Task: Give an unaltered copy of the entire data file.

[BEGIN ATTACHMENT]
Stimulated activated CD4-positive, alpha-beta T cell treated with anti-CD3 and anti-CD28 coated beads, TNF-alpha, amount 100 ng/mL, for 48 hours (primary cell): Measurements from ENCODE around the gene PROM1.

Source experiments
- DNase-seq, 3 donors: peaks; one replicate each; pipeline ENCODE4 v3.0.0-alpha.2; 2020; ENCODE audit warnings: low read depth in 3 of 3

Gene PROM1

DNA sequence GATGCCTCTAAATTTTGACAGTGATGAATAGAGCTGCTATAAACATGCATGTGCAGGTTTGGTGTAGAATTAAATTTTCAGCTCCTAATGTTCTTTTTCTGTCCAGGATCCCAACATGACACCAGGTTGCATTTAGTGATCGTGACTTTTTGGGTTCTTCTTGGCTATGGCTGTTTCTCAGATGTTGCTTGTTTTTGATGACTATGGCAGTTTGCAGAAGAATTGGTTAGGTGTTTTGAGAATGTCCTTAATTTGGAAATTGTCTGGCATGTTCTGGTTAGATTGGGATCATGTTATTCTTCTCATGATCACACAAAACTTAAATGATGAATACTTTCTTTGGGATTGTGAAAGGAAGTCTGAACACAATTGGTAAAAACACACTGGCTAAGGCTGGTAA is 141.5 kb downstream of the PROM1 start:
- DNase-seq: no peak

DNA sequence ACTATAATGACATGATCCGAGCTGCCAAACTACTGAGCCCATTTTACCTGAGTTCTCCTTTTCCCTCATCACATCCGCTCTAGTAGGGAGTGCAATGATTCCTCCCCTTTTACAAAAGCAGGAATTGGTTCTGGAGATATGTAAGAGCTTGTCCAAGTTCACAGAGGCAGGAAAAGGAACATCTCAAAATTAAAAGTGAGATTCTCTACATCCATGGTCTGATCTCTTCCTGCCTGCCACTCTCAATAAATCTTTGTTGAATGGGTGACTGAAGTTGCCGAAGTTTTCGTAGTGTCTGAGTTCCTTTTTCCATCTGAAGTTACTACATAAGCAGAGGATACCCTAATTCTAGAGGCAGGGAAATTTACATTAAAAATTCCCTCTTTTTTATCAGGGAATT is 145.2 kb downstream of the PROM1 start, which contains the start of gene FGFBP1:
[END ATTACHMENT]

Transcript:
Stimulated activated CD4-positive, alpha-beta T cell treated with anti-CD3 and anti-CD28 coated beads, TNF-alpha, amount 100 ng/mL, for 48 hours (primary cell): Measurements from ENCODE around the gene PROM1.

Source experiments
- DNase-seq, 3 donors: peaks; one replicate each; pipeline ENCODE4 v3.0.0-alpha.2; 2020; ENCODE audit warnings: low read depth in 3 of 3

Gene PROM1

DNA sequence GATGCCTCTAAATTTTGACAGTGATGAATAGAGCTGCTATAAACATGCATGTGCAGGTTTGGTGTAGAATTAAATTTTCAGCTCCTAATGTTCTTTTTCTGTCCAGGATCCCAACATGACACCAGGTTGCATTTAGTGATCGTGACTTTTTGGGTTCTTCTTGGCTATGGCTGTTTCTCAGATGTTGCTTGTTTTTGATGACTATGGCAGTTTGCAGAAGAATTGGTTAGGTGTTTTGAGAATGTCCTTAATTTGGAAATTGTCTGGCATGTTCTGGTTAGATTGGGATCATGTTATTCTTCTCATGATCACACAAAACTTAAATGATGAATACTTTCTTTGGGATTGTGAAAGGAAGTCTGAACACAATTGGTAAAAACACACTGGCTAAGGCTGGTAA is 141.5 kb downstream of the PROM1 start:
- DNase-seq: no peak

DNA sequence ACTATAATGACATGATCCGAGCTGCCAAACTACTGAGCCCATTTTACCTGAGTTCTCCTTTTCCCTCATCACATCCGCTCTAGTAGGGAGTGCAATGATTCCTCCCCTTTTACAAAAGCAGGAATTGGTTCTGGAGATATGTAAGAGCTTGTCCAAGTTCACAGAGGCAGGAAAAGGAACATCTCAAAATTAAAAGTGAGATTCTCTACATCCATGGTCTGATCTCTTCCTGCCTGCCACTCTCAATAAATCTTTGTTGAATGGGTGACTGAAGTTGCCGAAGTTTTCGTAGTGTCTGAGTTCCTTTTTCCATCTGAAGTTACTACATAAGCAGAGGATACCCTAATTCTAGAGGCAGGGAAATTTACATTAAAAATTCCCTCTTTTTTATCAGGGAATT is 145.2 kb downstream of the PROM1 start, which contains the start of gene FGFBP1: